While GMAT has good support for orbit determination, it doesn’t support delta-range measurements. Its basic orbit determination data type is two-way round-trip time between a groundstation (or two) and the satellite, as shown in the orbit determination tutorial.
I have started to modify GMAT in the gmat-dswlp Github repository to implement the support for this kind of VLBI observations. As a first step, I am now able to create and simulate delta-range observations.
Continue reading “Simulating delta-range observations in GMAT”
Yesterday I posted about decoding the data in an X-band recording of BepiColombo. I only made a very shallow analysis of the data, which consisted of CCSDS TM Space Data Link frames. However, I showed that most of the data was transmitted on virtual channel 7. A few hours later, Oleg_meteo in Twitter noted that this data in virtual channel 7 was just a 511 bit PN sequence. After some analysis I’ve confirmed what Oleg_meteo said and shown another interesting and unexpected property of this data.
All the Space Data Link frames in virtual channel 7 have a first header pointer field of 2046, which means “idle data only”. When the payload in these frames is concatenated (there are 8792 payload bits per frame) we obtain an infinite sequence that fits the following description.
Continue reading “Idle data in BepiColombo X-band signal”
BepiColombo is a joint mission between ESA and JAXA to send two scientific spacecraft to Mercury. The two spacecraft, the Mercury Planetary Orbiter, built by ESA, and the Mercury Magnetospheric Orbiter, built by JAXA, travel together, joined by the Mercury Transfer Module, which provides propulsion and support during cruise, and will separate upon arrival to Mercury. The mission was launched on October 2018 and will arrive to an orbit around Mercury on December 2025. The long cruise consists of one Earth flyby, two Venus flybys, and six Mercury flybys.
The Earth flyby will happen in a few days, on 2020-04-10, so currently BepiColombo is quickly approaching Earth at a speed of 4km/s. Yesterday, on 2020-04-04, the spacecraft was 2 million km away from Earth, which is close enough so that Amateur DSN stations can receive the data modulation sidebands. Paul Marsh M0EYT, Jean-Luc Milette and others have been posting their reception reports on Twitter.
Paul sent me a short recording he made on 2020-04-04 at 15:16 UTC at a frequency of 8420.535MHz, so that I could see if it was possible to decode the signal. I’ve successfully decoded the frames, with very few errors. This post is a summary of my decoding.
Continue reading “Decoding BepiColombo”
After decoding a recording of the LES-5 236.7MHz telemetry beacon made by Scott Tilley VE7TIL, I have decoded an older recording made by Scott of the S-band beacon of LES-9. This satellite was launched in 1976 and it has a 100 baud BPSK beacon at 2250MHz. Scott twitted about it in April 2019, and in January 2020 he reported that the modulation had stopped and the beacon was now a CW carrier.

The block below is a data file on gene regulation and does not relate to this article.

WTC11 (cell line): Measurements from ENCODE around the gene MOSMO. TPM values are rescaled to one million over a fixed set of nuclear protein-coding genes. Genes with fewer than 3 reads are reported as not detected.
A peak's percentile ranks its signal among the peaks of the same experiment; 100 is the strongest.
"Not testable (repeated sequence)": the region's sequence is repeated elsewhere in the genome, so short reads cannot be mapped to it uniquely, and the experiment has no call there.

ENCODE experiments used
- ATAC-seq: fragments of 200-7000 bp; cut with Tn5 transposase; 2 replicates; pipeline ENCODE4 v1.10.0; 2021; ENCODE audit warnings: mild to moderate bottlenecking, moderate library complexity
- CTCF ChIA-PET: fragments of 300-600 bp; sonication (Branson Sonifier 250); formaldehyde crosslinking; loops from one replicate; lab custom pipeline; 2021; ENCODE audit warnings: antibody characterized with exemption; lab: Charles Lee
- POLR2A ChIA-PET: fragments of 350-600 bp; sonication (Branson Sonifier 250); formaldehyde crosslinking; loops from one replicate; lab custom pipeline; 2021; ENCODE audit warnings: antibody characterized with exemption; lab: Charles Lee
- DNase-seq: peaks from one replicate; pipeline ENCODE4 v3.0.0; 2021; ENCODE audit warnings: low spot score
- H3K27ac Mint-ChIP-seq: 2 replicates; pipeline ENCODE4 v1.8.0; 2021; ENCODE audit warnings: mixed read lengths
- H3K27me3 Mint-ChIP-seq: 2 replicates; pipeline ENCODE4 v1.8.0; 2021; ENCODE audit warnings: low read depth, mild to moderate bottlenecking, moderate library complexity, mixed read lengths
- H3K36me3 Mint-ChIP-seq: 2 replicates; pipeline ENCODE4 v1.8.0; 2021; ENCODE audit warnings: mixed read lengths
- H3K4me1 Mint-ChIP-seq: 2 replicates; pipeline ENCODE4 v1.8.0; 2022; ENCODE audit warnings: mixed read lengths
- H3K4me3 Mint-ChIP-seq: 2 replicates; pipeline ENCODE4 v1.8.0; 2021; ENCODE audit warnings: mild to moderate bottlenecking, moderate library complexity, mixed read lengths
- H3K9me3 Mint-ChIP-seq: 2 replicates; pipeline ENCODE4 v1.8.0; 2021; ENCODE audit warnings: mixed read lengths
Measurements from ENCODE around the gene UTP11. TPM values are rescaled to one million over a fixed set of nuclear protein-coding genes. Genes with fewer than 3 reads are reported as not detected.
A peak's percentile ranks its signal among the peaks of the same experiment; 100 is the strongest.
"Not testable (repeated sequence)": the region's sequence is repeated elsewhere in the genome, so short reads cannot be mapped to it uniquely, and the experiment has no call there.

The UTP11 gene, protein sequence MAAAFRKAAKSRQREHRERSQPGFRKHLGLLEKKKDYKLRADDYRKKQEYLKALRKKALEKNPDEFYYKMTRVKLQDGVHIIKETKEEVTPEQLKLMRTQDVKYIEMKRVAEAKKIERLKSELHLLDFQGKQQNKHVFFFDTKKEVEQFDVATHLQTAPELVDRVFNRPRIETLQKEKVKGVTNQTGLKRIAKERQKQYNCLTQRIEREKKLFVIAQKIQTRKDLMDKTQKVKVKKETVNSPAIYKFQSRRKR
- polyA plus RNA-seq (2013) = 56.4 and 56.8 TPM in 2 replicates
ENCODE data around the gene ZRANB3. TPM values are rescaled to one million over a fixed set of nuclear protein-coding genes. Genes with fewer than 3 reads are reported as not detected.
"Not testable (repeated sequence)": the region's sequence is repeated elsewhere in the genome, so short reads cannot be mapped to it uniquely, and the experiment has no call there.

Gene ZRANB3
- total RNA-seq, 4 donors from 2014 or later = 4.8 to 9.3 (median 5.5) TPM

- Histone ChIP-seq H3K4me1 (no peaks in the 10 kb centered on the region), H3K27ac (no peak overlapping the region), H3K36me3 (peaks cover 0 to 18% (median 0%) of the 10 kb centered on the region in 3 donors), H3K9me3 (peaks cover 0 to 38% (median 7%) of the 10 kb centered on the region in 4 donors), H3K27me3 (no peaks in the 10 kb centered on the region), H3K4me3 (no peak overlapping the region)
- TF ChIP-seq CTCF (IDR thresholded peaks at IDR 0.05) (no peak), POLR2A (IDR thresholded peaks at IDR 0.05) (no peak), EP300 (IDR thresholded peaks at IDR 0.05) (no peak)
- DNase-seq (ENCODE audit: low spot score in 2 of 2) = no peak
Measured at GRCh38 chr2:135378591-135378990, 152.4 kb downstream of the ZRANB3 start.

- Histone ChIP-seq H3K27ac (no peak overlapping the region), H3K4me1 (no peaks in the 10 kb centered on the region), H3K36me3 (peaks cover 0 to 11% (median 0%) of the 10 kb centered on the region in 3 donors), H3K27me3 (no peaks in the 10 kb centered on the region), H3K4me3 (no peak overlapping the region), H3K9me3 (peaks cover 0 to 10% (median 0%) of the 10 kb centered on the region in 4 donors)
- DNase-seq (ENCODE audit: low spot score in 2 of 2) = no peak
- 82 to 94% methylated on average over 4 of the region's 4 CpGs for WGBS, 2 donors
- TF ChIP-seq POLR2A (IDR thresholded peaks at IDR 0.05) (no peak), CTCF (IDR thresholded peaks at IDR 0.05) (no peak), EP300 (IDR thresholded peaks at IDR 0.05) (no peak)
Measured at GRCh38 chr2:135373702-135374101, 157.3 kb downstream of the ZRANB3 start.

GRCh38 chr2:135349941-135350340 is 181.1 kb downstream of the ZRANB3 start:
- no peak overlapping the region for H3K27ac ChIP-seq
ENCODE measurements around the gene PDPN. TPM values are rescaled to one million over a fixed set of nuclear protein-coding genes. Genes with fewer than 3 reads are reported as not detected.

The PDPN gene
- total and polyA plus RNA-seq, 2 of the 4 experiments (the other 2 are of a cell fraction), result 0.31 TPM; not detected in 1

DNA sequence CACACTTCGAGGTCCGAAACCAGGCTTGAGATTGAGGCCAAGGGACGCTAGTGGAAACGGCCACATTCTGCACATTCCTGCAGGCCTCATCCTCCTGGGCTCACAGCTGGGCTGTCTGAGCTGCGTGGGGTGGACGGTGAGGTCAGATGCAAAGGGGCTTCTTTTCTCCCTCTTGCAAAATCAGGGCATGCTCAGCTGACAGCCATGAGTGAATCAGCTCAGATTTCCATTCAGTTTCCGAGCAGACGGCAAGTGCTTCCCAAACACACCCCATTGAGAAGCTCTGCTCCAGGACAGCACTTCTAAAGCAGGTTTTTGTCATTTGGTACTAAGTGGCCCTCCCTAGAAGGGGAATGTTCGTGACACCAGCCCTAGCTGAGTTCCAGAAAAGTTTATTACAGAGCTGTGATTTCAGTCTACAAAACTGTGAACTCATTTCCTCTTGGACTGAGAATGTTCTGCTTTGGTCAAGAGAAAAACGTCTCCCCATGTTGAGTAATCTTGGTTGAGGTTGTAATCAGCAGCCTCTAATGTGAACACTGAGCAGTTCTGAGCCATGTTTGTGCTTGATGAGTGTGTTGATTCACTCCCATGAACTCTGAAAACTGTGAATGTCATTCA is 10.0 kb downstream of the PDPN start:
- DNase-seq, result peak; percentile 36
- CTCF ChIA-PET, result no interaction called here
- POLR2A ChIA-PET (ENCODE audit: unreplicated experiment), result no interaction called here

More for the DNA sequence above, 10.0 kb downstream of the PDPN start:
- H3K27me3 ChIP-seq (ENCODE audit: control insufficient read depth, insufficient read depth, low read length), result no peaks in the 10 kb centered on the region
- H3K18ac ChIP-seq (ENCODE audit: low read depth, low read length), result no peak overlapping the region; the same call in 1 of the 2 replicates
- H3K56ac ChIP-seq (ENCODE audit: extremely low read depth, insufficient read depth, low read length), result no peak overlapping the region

I have used this recording made by Scott in 2020-01-13. The GNU Radio demodulator, which is very similar to the one for LES-5, is here and the Jupyter notebook with the results is here. Below, I make a brief summary of the results.
Continue reading “Decoding LES-9”
LES-5 is a satellite launched in 1967. It was built by the MIT Lincoln Laboratory and its main payload was an experimental transponder for the military 230MHz band. It was placed in a subsynchrounous orbit with an altitude of around 33400km (GEO altitude is 35786km). Its operations ceased in 1971.
A couple days ago, Scott Tilley VE7TIL discovered that LES-5 was still transmitting, and was able to receive its beacon at 236.749MHz. Scott reports that LES-5 is the oldest GEO-belt object that he knows to be still transmitting.
The beacon is modulated, rather than being a CW carrier, so Scott sent me a short recording for analysis. This post is a summary of my study.
Continue reading “Decoding LES-5”
AMICal Sat is a 2U cubesat developed by the Space Centre of the Grenoble University, France, and the Skobeltsyn Institute of Nuclear Physics in the Lomonosov Moscow State University. Its scientific mission consists in taking images of auroras from low Earth orbit. The satellite bus was built by SatRevolution. Currently, the satellite is in Grenoble waiting to be launched on a future date (which is uncertain due to the COVID-19 situation).
A few weeks ago I was working with Julien Nicolas F4HVX to try to decode some of the images transmitted by AMICal Sat. Julien is an Amateur radio operator and he is helping the satellite team at Grenoble with the communications of the satellite.
This post is an account of our progress so far.
Continue reading “Decoding images from AMICal Sat”
Today I have released gr-satellites v3-alpha4, the fifth alpha in the series that will lead to the refactor of gr-satellites in which I’ve been working since September. This alpha release has been focused on improving the performance of the BPSK and FSK demodulators. Here I summarise the improvements and new features that this alpha brings, and look at the roadmap leading to the release of gr-satellites 3.0.0.
Continue reading “Fifth alpha for gr-satellites 3”